Land of the Thunder Dragon
I have never felt so foreign in a place than while standing in the Punakha Dzong during the Tshechu festival surrounded by hundreds of Bhutanese in their formal dress. Foreign, but not unwelcome. The colors, patterns, masks and smiles on faces aged one to one hundred—maybe older, hung from the walls of the square courtyard like vines. The tangle of laughter and awe coalesced under the cool shade of a massive Bodhi tree in the center. These wise looking people with strong hands and bright eyes were, in that moment, an ideal to this westerner who had never seen community like this.
The festival honors Guru Rimpoche, a yogi and saint credited with introducing Tantric Buddhism throughout the Himalayas. Monks preformed masked dances that enacted religious stories and local legends. I was particularly intrigued by one dance in which a white masked figure was surrounded by what looked like demons. Our guide explained that the person in the white mask was in hell, but was later able to leave because he had redeemed himself through proper deeds and thought. This idea appealed to me because it allowed for the individual to truly face himself or herself.
I think the most hearting aspect of the county for me, was the lack of fear in people—young and old. In the west we’re inundated with screen crawls of opinion, malice and stupidity that cumulate from eyes open to eyes shut. It fills us with distrust. I can see the biological appeal of this attitude, but many of the Bhutanese people we met didn’t seem to have it. My favorite example of this was while entering a temple I had forgotten to go left around the prayer wheels at the entrance. A slightly hunched, tanned skinned old woman signaled to me on which way to go, but I didn’t understand, so she walked over to me, grabbed my hand and drug me around the proper way, and then looked into my eyes and gave me a warm smile. Her speed and strength as well as having a stranger be so familiar was a welcome shock to my habitual model of interaction.
One of the places we made a point to visit was the Choki Traditional Art School in Thimpu. The school focuses on maintaining the traditional arts of Bhutan in a very prescribed manner. Unlike the west, creativity is not the primary objective. The objective is, the accurate recreation of their religious and social themes. Their technique and use of color was phenomenal, but the imagery, although fascinating, does become repetitive quickly. What I did appreciate was the focus on large life issues while maintaining a reasonably healthy distance from dogma. In our race to be original, it seems that in the west, we sometimes rush to see how meta we can get. The effect of which often seems to be mastery without wisdom and manifestos with meager attempts at the whole.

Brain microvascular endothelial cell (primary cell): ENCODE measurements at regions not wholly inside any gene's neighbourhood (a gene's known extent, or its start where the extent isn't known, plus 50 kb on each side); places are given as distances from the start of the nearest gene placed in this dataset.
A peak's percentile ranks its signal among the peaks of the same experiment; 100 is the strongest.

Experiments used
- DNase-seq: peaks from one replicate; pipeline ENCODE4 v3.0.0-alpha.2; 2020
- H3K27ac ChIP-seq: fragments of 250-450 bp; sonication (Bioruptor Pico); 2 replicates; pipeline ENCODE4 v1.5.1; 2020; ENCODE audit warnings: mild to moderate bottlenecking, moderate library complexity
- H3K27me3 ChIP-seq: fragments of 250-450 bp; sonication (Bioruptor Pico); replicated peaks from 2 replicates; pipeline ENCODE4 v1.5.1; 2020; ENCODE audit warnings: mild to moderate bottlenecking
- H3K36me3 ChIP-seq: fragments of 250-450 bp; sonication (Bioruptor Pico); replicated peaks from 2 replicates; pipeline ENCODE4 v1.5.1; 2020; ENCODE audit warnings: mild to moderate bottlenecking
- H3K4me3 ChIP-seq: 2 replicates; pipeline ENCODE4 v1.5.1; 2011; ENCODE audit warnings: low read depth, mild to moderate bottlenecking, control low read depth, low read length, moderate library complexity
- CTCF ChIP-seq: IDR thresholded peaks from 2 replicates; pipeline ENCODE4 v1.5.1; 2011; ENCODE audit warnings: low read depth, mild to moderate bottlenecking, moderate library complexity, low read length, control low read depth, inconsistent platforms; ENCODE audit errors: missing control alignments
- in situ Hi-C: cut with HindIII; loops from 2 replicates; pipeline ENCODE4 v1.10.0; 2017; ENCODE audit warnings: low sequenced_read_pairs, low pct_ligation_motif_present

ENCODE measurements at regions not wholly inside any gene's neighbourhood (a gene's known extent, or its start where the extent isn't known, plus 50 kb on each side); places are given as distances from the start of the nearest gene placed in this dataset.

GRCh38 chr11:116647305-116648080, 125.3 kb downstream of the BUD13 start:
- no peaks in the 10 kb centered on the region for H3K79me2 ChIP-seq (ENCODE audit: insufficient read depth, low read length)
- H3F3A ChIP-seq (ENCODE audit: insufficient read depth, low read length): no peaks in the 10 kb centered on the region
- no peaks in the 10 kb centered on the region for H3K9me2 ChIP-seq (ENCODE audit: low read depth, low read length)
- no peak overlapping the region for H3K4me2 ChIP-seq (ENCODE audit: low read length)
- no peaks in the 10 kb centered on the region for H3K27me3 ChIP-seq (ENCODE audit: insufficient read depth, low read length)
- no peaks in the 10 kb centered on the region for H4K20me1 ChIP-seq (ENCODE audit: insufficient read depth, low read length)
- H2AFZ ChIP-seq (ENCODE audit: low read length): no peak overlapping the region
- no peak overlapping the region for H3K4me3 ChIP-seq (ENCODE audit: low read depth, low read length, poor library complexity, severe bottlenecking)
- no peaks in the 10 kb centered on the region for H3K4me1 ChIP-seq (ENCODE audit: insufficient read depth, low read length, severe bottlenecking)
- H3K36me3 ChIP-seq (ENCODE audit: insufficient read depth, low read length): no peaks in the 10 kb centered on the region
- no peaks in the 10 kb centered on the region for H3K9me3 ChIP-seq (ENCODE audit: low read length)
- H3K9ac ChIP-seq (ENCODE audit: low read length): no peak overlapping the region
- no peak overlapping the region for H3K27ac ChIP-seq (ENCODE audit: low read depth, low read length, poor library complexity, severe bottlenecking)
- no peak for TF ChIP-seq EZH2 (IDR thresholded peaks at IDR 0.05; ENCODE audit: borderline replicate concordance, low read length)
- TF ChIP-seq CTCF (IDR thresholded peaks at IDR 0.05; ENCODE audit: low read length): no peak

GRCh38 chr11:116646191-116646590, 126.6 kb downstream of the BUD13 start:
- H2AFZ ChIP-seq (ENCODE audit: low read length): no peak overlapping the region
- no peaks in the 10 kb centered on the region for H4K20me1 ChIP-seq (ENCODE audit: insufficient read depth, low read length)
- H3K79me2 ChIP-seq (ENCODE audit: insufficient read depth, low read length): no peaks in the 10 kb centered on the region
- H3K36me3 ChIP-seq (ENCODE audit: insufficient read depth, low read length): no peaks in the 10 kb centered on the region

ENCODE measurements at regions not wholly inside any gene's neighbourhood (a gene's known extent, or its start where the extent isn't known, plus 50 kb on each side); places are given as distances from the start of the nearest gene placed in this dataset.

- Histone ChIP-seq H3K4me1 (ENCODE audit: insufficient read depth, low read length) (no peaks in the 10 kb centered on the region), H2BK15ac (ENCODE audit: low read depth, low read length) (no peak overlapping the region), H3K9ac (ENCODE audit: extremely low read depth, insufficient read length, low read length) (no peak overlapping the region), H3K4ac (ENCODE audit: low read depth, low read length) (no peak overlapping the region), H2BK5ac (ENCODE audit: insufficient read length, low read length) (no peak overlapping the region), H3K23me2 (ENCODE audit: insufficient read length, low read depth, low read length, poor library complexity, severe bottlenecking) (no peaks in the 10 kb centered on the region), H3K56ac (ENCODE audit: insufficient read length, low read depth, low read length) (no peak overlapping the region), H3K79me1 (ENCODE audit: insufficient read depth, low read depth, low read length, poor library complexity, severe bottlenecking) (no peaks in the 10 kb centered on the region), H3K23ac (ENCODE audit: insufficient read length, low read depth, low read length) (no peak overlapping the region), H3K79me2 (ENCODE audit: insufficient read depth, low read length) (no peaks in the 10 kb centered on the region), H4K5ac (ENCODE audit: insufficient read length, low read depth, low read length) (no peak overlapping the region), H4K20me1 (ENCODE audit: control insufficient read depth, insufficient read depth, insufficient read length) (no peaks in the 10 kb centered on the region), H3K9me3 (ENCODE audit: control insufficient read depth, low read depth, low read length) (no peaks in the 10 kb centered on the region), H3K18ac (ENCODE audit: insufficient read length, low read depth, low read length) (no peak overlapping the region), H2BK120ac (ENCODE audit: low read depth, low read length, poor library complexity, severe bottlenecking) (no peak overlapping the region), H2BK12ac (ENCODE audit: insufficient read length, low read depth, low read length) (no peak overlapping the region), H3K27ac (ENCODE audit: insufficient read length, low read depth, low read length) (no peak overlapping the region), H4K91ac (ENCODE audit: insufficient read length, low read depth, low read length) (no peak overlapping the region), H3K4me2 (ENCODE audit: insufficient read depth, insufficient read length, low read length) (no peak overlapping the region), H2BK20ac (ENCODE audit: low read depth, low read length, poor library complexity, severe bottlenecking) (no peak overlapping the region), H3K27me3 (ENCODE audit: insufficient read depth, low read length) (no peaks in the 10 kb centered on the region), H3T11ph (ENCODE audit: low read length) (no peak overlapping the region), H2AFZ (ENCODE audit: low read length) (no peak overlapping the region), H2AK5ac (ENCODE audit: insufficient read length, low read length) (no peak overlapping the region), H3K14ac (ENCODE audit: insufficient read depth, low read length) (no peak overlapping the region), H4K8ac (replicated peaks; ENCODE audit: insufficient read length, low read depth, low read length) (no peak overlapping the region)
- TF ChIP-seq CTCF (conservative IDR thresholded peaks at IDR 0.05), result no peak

My experience in Bhutan made me question the notion of an advanced country. It was a place still very much rooted in religion, superstition and ceremony. I’ve often seen ceremony as a crutch; empty gestures that give people a sense of false continuity, but seeing it in the Bhutanese context of openness, a thing that allowed people to celebrate their cultures highest ideals, while spending time with their community, made me feel a little different. Furthermore, Bhutan is committed to keeping over 60% of its land forested, and it’s committed to having 100% organic agriculture by 2020. The King changed his absolute monarchy into a constitutional monarchy and Bhutan held their first general elections on the 17th of December 2005. What I saw in Bhutan was people interacting with one another in a respectful open manner without distraction, happiness, quietness and peace.
We were invited to drinks by the nations business ministers, we saw the king drive by us on what our guide told us was one of his many road trips around the country where he visited the people in their homes, children played with us and loved to see the pictures we took, it was not uncommon to see men walking holding hands having discussions and the Bhutanese had no fear of us even though the country had only opened its borders to the outside world in the 1970’s. Some go to Bhutan for the trekking, rafting and biking. However, you can do those things in many places. This is an unusual place for a westerner; I recommend taking part in its unusualness.